Debs was the leader of the American Socialists and gained their nomination five times. Debs received 5.99 percent of the popular vote (a total of 901,551 votes) in 1912, while his 1920 campaign remains the all-time high for a Socialist Party candidate. His other tries where in 1904, 1908,and 1920. His highest vote in anyone state was in Nevada where he gained 16 percent of the vote, incumbent President Taft only had 15 percent.
He arrested in 1917 for speaking out against the draft. He went to prison in 1919 and was latter pardoned by President Harding.
Despite being is prison he still ran for president from his cell, being the only person to do so. He gained the highest amount of votes a Socialist ever got(although not the highest percentage, Debs did however manage this in 1912).
In 1916 he ran for Congress in his home district in Terre Haute on the Socialist ticket and was defeated.
Though at first Debs supported the Russian Revolution and the Bolsheviks, he quickly sided with his friend and the person who introduced him to Socialism, Victor Berger and opposed the dictatorial style which Lenin ran Russia. This set the stage for the Socialist Party's long-time opposition to Communism.
Debs often was uncomfortable with his position as a leader, despite the Socialists great love for him and his oratorical skills.
Eugene V. Debs was noted as a powerful speaker. Debs was noted by many to be a charismatic speaker who sometimes called on the vocabulary of Christianity and much of the oratorical style of evangelism—even though he was generally disdainful of organized religion.
He died on October 20, 1926, at the age of 70 in Elmhurst. He is remembered as an oppent to big corporations and World War One. American socialists, communists, and anarchists honor his compassion for the labor movement and motivation to have the average workingman build socialism without large state involvement. He motivated the left in America and continues to this day.
Ten years later his beloved wife, Kate, was buried beside him. Debs was cremated and his ashes were interred in Highland Lawn cemetery, Terre Haute, with only a simple marker.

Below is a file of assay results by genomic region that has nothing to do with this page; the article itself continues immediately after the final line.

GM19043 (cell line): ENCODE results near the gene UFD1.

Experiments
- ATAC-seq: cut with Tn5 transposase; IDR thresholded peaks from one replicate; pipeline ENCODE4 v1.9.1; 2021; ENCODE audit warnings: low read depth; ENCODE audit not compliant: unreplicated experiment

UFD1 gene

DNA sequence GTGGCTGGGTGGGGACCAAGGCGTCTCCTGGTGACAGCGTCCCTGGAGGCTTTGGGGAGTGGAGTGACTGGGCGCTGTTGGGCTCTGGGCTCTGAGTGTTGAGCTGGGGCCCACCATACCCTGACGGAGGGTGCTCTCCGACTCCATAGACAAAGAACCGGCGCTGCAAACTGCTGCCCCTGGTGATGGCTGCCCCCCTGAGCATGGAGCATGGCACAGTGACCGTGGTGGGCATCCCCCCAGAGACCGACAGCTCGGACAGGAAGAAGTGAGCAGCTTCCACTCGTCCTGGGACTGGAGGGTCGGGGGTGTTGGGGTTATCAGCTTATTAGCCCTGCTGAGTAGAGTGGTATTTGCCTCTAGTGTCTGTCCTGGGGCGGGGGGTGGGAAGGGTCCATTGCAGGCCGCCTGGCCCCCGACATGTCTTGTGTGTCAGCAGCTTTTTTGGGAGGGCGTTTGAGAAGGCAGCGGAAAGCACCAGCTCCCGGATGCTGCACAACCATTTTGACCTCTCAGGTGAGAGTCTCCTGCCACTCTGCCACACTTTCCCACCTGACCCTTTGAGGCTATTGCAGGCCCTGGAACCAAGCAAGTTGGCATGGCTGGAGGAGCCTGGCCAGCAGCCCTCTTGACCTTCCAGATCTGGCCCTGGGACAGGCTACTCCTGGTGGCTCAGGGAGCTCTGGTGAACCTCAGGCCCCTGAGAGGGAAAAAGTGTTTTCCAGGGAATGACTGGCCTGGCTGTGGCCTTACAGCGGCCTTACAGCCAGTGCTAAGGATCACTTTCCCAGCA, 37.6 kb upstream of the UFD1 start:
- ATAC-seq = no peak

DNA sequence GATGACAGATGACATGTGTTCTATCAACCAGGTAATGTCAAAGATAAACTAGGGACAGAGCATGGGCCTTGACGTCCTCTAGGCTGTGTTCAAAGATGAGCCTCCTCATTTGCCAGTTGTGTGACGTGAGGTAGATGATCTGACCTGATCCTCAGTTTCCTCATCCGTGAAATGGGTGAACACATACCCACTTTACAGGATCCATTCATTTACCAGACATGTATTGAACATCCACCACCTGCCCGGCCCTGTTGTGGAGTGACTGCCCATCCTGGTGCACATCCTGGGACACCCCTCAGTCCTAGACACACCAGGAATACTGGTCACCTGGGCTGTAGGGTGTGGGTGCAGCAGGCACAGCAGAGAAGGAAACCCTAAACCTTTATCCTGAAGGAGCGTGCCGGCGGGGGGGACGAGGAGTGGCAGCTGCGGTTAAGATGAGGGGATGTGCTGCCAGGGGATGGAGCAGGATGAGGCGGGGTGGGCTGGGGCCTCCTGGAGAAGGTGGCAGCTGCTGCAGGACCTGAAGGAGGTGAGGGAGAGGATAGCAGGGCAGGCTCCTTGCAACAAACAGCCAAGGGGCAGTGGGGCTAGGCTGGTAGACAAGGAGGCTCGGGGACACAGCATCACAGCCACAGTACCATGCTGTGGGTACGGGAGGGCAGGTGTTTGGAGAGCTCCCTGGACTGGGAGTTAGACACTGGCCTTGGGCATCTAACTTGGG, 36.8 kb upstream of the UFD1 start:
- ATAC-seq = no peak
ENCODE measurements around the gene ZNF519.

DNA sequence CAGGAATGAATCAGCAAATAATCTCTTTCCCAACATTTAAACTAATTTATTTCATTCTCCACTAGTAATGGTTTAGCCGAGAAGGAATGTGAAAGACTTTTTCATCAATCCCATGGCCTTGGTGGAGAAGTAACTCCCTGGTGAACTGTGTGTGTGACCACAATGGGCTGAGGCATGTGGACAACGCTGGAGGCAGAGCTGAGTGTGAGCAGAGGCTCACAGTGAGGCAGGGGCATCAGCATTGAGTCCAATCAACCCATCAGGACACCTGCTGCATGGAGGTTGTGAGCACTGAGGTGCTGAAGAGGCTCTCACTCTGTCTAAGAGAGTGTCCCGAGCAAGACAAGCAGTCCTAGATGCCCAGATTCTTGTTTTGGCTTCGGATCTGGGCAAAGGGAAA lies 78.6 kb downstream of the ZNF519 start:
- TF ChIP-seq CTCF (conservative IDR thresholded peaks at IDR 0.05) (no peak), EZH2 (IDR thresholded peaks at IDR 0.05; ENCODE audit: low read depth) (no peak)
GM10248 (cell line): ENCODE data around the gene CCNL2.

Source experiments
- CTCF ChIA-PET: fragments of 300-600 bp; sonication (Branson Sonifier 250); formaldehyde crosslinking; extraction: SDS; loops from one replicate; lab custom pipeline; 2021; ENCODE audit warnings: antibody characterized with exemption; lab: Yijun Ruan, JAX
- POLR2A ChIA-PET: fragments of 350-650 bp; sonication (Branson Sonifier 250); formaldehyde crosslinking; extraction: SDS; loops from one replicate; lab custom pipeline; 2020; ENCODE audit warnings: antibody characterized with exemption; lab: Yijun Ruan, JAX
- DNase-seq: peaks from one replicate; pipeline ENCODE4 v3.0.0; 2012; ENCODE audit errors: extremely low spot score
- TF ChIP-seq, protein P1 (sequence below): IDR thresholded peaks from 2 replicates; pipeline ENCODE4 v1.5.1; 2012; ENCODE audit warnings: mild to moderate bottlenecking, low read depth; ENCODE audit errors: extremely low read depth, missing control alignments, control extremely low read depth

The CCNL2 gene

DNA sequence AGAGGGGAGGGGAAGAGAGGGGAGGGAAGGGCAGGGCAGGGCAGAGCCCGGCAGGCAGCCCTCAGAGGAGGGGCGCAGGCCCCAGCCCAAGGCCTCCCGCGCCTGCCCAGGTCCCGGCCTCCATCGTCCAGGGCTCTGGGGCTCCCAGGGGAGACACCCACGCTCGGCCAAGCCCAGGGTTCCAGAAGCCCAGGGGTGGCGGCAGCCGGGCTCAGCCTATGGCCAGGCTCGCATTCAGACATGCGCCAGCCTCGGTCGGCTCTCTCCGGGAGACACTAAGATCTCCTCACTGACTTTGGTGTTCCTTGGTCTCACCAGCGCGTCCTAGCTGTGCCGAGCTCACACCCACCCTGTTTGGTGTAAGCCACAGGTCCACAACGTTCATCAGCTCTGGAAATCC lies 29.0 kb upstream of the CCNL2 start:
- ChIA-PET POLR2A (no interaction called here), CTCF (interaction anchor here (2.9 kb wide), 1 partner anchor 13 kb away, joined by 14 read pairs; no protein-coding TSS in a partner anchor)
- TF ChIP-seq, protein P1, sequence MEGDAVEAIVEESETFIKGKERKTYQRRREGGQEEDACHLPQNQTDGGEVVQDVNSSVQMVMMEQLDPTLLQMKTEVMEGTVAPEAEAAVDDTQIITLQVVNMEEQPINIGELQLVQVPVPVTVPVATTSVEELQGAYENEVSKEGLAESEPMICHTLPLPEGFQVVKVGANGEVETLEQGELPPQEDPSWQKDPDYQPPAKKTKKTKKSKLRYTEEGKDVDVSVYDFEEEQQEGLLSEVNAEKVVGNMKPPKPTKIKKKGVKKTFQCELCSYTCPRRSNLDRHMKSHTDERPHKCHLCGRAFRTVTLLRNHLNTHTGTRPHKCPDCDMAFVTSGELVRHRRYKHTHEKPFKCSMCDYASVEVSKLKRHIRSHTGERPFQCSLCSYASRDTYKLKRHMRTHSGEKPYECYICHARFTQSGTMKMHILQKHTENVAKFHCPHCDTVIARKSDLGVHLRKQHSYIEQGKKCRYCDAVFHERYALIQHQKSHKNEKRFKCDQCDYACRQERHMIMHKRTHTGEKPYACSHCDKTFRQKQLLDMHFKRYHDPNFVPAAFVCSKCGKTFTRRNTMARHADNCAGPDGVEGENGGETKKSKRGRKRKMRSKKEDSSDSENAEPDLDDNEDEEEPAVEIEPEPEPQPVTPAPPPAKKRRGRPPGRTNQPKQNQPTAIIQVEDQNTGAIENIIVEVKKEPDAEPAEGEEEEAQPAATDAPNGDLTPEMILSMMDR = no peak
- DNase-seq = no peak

The measure of Debs and the Socialist Party is not in vote counts alone. A cartoon from the same 1912 campaign portrays the competition for progressive ideas by the parties, ideas such as voting rights for women, restrictions on child labor, and workers’ right to organize unions. It is highly doubtful if the Republicans and Democratics would have been giving at least lip service to such progressive ideas as early as 1912 had not the Socialists been popularizing these ideas since 1900.
Very “great” men sometimes shrivel into very small ones and finally vanish in oblivion in the short space of a single generation.
The most heroic word in all languages is REVOLUTION.
The capitalist was originally a socially useful individual, but the evolution of our industrial system has rendered him a parasite, an entirely useless functionary that must be eliminated if civilization is to endure.
The patriotism of professional politicians is reflected in the material interests of the master class and this fact has become so apparent that their noisy theatricals have lost their magic and now excite but the scorn and derision of intelligent, working men and women.
It[Socialism] means the end of princes, the end of paupers and the beginning of Man.
Not many of those schooled in old-party politics have any adequate conception of the true import of the labor movement. They read of it in the papers, discuss it in their clubs, criticize labor unions, condemn walking delegates, and finally conclude that organized labor is a thing to be tolerated so long, only, as it keeps within “proper bounds,” but to be put down summarily the moment its members, like the remnants of Indian tribes on the western plains, venture beyond the limits of their reservations. They utterly fail or refuse to see the connection between labor and politics, and are, therefore, woefully ignorant of the political significance of the labor movement of the present day.
Sources/More Reading Edit
|Socialist Party of America Presidential Candidate|
|Preceded by:None|| |
Eugene V Debs
| Succeeded by:|
|Socialist Party of America Presidential Candidate|
|Preceded by:Allan Benson|| |
Eugene V Debs
| Succeeded by:|
Robert M LaFollette Sr (Progressive Party)